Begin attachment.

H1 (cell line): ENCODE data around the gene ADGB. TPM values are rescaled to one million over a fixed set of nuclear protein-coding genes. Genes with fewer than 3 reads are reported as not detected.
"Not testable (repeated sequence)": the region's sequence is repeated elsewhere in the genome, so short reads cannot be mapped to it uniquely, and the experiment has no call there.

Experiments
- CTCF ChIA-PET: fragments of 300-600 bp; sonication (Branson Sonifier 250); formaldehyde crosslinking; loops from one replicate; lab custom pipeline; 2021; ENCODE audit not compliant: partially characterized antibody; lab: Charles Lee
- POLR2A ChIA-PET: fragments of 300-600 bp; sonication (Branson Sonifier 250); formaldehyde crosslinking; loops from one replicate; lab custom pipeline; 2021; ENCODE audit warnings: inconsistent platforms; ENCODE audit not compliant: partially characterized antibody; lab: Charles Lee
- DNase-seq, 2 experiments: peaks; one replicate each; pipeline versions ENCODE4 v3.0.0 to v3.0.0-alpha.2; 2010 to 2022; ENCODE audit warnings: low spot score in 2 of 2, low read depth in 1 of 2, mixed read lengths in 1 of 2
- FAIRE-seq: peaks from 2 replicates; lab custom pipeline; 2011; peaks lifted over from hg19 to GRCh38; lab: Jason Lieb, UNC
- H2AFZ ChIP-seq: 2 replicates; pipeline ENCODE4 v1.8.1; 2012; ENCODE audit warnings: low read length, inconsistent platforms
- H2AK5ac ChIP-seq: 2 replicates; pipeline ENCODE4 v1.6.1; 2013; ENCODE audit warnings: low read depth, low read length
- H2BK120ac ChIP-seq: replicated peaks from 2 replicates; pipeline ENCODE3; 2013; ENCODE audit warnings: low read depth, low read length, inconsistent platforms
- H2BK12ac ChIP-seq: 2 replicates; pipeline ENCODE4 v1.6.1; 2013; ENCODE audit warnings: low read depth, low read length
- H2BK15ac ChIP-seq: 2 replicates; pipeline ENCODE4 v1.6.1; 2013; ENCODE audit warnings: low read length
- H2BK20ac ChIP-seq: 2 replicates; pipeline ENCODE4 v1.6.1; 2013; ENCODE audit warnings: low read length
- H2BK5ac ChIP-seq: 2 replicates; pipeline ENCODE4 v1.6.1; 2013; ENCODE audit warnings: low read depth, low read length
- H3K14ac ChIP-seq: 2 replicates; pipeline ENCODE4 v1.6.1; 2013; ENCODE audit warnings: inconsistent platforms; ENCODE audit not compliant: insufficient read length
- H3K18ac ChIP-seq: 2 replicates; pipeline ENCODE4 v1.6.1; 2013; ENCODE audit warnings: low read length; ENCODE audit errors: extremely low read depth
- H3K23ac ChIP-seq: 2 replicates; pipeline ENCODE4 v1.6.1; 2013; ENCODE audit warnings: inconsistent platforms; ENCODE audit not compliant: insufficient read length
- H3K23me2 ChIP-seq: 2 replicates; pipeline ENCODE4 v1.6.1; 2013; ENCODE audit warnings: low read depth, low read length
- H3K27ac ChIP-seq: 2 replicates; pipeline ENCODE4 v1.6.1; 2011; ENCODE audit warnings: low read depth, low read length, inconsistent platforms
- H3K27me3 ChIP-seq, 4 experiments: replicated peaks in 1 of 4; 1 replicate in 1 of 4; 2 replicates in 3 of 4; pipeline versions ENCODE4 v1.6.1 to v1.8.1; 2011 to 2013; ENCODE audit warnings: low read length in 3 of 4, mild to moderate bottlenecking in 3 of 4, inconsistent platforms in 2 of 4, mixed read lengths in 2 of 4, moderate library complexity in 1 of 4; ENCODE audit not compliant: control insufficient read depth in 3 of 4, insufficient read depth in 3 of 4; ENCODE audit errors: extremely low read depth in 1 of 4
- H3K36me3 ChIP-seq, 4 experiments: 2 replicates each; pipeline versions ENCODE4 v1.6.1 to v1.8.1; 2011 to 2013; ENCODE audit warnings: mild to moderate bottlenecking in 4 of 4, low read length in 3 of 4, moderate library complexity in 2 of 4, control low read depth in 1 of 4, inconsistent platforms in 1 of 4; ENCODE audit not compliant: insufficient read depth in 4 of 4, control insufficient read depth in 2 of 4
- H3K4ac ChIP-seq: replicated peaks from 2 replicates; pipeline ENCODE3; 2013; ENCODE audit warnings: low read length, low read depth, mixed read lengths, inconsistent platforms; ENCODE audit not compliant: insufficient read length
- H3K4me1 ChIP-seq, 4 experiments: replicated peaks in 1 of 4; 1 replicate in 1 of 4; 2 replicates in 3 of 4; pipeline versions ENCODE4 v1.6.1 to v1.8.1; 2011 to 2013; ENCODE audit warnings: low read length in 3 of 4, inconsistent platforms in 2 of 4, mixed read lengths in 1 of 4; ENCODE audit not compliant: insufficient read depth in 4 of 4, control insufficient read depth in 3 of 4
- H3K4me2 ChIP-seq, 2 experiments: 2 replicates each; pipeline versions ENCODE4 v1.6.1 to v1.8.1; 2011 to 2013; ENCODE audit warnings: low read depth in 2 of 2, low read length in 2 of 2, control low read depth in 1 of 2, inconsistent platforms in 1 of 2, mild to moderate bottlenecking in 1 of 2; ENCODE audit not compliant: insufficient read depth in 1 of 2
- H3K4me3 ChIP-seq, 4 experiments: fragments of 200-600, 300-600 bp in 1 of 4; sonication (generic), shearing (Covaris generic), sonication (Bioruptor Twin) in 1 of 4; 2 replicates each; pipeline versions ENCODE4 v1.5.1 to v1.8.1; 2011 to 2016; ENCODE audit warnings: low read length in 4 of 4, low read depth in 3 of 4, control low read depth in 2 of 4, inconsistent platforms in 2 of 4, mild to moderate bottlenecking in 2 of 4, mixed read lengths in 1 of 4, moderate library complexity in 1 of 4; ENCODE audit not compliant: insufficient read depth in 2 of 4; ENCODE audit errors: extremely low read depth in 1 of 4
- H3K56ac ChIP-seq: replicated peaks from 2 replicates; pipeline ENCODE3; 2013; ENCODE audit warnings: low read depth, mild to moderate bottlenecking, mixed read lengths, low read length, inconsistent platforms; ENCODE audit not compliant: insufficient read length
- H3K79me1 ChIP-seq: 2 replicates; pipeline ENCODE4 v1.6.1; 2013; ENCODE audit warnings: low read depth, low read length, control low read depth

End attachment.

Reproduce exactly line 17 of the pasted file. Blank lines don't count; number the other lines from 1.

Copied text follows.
- H3K23ac ChIP-seq: 2 replicates; pipeline ENCODE4 v1.6.1; 2013; ENCODE audit warnings: inconsistent platforms; ENCODE audit not compliant: insufficient read length